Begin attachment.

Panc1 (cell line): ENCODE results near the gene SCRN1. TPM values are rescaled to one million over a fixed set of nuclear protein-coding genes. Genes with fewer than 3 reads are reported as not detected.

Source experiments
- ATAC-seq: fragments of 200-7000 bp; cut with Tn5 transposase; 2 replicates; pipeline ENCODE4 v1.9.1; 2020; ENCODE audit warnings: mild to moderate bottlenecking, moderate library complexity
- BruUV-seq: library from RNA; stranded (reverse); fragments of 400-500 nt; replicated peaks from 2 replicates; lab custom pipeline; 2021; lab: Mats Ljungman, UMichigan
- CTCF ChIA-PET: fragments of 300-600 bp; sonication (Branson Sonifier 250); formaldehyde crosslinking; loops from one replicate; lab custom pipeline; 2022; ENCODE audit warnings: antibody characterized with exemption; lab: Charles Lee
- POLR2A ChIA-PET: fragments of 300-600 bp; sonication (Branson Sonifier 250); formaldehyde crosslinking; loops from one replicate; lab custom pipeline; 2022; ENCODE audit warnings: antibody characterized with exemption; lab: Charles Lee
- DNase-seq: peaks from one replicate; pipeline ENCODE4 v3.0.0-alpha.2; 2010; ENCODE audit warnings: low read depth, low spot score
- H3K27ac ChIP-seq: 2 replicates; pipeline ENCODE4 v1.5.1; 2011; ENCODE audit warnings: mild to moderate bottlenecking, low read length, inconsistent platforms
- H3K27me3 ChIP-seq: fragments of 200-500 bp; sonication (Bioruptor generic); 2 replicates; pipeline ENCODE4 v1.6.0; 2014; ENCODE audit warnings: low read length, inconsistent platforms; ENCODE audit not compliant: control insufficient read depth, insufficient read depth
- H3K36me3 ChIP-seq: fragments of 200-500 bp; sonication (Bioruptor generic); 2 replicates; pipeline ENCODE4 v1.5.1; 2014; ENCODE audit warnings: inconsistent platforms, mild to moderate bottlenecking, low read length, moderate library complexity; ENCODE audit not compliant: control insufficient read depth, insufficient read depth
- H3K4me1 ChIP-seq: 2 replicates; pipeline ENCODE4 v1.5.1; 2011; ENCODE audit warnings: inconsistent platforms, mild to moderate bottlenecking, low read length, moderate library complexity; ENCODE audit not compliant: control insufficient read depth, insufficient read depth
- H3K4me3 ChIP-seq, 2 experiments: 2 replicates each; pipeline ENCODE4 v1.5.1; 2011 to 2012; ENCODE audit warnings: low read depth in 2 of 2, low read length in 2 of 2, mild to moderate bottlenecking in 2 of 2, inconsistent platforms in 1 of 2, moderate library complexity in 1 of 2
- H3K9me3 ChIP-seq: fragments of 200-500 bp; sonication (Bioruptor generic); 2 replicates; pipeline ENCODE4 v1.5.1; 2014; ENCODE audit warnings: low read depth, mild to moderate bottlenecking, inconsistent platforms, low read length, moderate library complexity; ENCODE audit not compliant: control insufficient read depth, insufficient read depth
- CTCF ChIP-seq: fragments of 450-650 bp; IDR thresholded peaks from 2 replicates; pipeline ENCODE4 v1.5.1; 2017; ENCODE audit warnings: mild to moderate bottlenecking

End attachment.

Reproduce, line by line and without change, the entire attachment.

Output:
Panc1 (cell line): ENCODE results near the gene SCRN1. TPM values are rescaled to one million over a fixed set of nuclear protein-coding genes. Genes with fewer than 3 reads are reported as not detected.

Source experiments
- ATAC-seq: fragments of 200-7000 bp; cut with Tn5 transposase; 2 replicates; pipeline ENCODE4 v1.9.1; 2020; ENCODE audit warnings: mild to moderate bottlenecking, moderate library complexity
- BruUV-seq: library from RNA; stranded (reverse); fragments of 400-500 nt; replicated peaks from 2 replicates; lab custom pipeline; 2021; lab: Mats Ljungman, UMichigan
- CTCF ChIA-PET: fragments of 300-600 bp; sonication (Branson Sonifier 250); formaldehyde crosslinking; loops from one replicate; lab custom pipeline; 2022; ENCODE audit warnings: antibody characterized with exemption; lab: Charles Lee
- POLR2A ChIA-PET: fragments of 300-600 bp; sonication (Branson Sonifier 250); formaldehyde crosslinking; loops from one replicate; lab custom pipeline; 2022; ENCODE audit warnings: antibody characterized with exemption; lab: Charles Lee
- DNase-seq: peaks from one replicate; pipeline ENCODE4 v3.0.0-alpha.2; 2010; ENCODE audit warnings: low read depth, low spot score
- H3K27ac ChIP-seq: 2 replicates; pipeline ENCODE4 v1.5.1; 2011; ENCODE audit warnings: mild to moderate bottlenecking, low read length, inconsistent platforms
- H3K27me3 ChIP-seq: fragments of 200-500 bp; sonication (Bioruptor generic); 2 replicates; pipeline ENCODE4 v1.6.0; 2014; ENCODE audit warnings: low read length, inconsistent platforms; ENCODE audit not compliant: control insufficient read depth, insufficient read depth
- H3K36me3 ChIP-seq: fragments of 200-500 bp; sonication (Bioruptor generic); 2 replicates; pipeline ENCODE4 v1.5.1; 2014; ENCODE audit warnings: inconsistent platforms, mild to moderate bottlenecking, low read length, moderate library complexity; ENCODE audit not compliant: control insufficient read depth, insufficient read depth
- H3K4me1 ChIP-seq: 2 replicates; pipeline ENCODE4 v1.5.1; 2011; ENCODE audit warnings: inconsistent platforms, mild to moderate bottlenecking, low read length, moderate library complexity; ENCODE audit not compliant: control insufficient read depth, insufficient read depth
- H3K4me3 ChIP-seq, 2 experiments: 2 replicates each; pipeline ENCODE4 v1.5.1; 2011 to 2012; ENCODE audit warnings: low read depth in 2 of 2, low read length in 2 of 2, mild to moderate bottlenecking in 2 of 2, inconsistent platforms in 1 of 2, moderate library complexity in 1 of 2
- H3K9me3 ChIP-seq: fragments of 200-500 bp; sonication (Bioruptor generic); 2 replicates; pipeline ENCODE4 v1.5.1; 2014; ENCODE audit warnings: low read depth, mild to moderate bottlenecking, inconsistent platforms, low read length, moderate library complexity; ENCODE audit not compliant: control insufficient read depth, insufficient read depth
- CTCF ChIP-seq: fragments of 450-650 bp; IDR thresholded peaks from 2 replicates; pipeline ENCODE4 v1.5.1; 2017; ENCODE audit warnings: mild to moderate bottlenecking